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Asynchronous left ventricular wall motion early after coronary thrombosis.
  1. D Gibson,
  2. H Mehmel,
  3. F Schwarz,
  4. K Li,
  5. W Kübler,
  6. H Mehmet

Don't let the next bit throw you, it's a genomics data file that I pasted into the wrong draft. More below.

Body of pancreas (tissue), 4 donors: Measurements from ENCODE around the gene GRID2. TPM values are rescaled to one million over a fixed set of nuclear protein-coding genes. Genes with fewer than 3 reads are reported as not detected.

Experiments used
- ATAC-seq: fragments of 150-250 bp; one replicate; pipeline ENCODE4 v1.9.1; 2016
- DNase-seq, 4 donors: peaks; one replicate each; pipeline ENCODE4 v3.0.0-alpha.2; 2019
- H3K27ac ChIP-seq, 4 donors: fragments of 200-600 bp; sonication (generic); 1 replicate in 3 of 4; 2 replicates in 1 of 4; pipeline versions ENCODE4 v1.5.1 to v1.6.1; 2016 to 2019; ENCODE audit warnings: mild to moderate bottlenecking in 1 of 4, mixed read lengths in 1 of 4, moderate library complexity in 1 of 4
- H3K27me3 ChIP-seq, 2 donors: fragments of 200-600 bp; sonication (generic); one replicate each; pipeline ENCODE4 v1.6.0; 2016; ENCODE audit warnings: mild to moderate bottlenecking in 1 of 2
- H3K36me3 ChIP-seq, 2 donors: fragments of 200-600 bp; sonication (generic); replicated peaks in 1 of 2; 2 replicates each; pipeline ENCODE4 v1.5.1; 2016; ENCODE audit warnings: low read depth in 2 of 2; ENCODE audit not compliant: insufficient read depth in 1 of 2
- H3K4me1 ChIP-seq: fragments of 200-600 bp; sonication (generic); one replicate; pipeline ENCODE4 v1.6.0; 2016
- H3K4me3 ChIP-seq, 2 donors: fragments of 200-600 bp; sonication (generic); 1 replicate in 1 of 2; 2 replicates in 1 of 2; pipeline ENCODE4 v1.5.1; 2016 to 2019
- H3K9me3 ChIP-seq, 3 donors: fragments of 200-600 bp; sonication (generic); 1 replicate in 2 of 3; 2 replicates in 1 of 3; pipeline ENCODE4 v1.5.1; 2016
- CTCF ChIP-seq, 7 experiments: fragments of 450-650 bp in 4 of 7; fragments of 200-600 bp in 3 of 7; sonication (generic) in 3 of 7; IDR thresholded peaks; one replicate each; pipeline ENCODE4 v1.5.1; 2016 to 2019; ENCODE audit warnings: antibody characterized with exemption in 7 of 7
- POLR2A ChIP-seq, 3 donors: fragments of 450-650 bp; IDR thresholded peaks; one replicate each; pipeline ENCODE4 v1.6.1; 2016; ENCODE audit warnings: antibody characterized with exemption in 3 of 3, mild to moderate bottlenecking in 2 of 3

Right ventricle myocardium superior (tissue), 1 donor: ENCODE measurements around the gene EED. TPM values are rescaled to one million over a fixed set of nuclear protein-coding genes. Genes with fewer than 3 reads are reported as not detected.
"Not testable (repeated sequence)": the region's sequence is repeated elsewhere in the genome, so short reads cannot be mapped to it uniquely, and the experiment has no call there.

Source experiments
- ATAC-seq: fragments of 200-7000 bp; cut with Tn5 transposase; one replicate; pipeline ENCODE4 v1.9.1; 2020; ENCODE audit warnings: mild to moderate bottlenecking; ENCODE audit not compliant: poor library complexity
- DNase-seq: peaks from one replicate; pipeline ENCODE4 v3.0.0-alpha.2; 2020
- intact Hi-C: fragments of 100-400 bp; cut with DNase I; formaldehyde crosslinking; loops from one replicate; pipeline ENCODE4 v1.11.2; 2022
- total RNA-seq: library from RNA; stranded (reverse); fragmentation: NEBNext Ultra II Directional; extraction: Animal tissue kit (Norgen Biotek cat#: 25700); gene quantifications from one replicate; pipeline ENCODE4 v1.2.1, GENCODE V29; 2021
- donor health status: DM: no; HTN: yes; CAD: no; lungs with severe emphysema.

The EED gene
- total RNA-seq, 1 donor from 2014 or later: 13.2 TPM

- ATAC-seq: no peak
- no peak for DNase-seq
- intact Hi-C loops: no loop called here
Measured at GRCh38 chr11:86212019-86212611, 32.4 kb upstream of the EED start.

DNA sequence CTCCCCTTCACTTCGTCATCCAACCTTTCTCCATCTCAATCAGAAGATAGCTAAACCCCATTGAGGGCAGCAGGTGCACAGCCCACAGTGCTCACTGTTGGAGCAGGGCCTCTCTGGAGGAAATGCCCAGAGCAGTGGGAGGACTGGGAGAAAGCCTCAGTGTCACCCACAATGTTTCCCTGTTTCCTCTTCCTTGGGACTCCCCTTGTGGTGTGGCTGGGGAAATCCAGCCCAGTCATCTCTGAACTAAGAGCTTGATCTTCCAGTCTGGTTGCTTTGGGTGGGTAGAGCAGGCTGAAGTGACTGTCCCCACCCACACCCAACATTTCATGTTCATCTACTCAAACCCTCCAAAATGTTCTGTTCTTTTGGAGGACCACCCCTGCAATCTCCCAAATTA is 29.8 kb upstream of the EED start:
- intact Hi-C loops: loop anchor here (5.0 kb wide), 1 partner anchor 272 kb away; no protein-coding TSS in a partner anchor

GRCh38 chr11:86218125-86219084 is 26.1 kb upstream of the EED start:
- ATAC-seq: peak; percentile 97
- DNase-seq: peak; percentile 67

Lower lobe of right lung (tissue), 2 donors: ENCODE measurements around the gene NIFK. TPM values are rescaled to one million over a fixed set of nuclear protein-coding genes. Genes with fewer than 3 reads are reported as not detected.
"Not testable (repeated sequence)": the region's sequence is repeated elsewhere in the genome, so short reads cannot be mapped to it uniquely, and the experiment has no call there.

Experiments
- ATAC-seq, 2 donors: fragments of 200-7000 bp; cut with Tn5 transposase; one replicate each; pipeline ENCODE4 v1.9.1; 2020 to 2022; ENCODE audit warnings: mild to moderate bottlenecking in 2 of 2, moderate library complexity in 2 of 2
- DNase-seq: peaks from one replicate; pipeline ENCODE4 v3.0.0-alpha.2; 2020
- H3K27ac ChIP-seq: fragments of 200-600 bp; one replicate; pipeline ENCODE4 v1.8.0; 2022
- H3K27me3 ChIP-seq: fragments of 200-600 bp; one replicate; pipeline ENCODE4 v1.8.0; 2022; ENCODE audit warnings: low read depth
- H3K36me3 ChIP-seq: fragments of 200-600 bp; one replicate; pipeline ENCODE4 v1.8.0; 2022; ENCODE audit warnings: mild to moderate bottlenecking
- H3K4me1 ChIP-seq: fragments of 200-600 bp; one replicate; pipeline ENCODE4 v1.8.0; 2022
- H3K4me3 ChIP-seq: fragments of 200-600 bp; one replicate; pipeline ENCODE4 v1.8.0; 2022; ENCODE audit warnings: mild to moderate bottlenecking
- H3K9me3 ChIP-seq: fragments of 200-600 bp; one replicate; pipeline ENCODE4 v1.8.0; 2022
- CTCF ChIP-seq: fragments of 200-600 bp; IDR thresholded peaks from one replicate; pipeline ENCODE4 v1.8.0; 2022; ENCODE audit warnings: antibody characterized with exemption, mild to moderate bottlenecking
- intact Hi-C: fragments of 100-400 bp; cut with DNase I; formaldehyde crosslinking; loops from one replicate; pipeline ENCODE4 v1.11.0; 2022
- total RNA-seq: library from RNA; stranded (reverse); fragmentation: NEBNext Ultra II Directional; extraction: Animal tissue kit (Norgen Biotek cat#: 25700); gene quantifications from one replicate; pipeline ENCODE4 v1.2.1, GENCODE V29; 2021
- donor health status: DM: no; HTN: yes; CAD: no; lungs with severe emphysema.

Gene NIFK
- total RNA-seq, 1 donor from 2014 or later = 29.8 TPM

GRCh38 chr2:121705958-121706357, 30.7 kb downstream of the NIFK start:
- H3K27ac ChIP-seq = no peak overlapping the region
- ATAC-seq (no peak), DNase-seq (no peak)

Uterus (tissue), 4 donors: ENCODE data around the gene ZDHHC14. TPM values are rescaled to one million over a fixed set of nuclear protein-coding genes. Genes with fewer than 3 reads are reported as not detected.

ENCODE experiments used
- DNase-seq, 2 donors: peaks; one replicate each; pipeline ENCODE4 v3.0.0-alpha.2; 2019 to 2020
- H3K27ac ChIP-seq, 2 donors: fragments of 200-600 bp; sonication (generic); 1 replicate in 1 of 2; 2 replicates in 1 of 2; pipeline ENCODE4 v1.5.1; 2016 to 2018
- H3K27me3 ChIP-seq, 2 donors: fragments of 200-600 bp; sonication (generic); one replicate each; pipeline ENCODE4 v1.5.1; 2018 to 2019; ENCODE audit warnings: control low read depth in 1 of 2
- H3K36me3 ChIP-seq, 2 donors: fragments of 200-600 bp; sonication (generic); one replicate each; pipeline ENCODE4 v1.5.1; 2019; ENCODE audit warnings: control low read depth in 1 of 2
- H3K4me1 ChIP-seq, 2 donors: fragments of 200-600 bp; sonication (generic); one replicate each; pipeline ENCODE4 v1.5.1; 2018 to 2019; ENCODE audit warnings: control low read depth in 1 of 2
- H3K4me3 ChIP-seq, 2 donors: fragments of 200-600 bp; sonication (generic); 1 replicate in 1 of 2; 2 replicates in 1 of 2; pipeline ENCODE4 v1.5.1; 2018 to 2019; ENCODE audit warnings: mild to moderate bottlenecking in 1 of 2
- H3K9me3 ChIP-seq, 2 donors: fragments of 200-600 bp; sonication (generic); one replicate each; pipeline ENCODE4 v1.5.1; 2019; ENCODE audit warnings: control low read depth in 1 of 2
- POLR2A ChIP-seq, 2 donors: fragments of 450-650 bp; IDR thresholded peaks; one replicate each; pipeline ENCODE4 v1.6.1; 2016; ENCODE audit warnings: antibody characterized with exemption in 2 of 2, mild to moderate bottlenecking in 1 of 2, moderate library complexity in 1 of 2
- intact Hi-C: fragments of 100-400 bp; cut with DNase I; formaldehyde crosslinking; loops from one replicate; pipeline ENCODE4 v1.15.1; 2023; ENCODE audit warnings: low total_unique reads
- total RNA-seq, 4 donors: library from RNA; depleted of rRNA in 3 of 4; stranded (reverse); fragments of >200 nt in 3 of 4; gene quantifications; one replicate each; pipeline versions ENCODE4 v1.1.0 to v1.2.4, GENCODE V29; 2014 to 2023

To study regional wall motion early in the development of acute myocardial infarction, left ventriculograms performed in 24 patients before thrombolysis and within 3.5(1.2) (mean (SD] hours of the onset of pain were digitised frame by frame. Isometric and contour plots of regional wall motion were constructed. In 19 patients (seven with anterior descending, eight with right, and four with circumflex disease) thrombosis was demonstrated on an underlying stenosis. In 10 patients the two remaining coronary arteries were normal, and in nine, one or both showed important disease. Mean values of global indices of left ventricular function, including end diastolic volume, ejection fraction, peak ejection and filling rates, and cavity shape changes were all within normal limits, though end systolic volume was significantly raised. Total systolic amplitude of wall motion was normal in the affected area in all but seven patients (four with anterior descending, two with right, and one with circumflex thrombosis). Dyskinesis of more than 2 mm was seen in only three patients, all with thrombosis of the anterior anterior descending coronary artery, and hyperkinesis was present in four. The commonest abnormality of wall motion was hypokinesis during ejection followed by prolonged inward motion during isovolumic relaxation, which was seen in four patients with anterior descending, seven with right, and three with circumflex artery thrombosis. This was preceded by outward motion during isovolumic contraction and delayed inward motion during ejection in eight with right or circumflex thrombosis. Five of six patients without thrombosis had simple hypokinesis or dyskinesis without asynchrony. Disease of other coronary arteries did not affect the pattern of wall motion seen after right or circumflex coronary artery occlusion but it reduced the incidence of delayed inward motion along the free wall after thrombosis of anterior descending artery. Thus early after acute coronary thrombosis asynchronous wall motion is commoner than simple hypokinesis or dyskinesis. Its persistence suggests that in the setting of coronary artery thrombosis in man, residual contractile activity may persist for up to six hours after the onset of symptoms.

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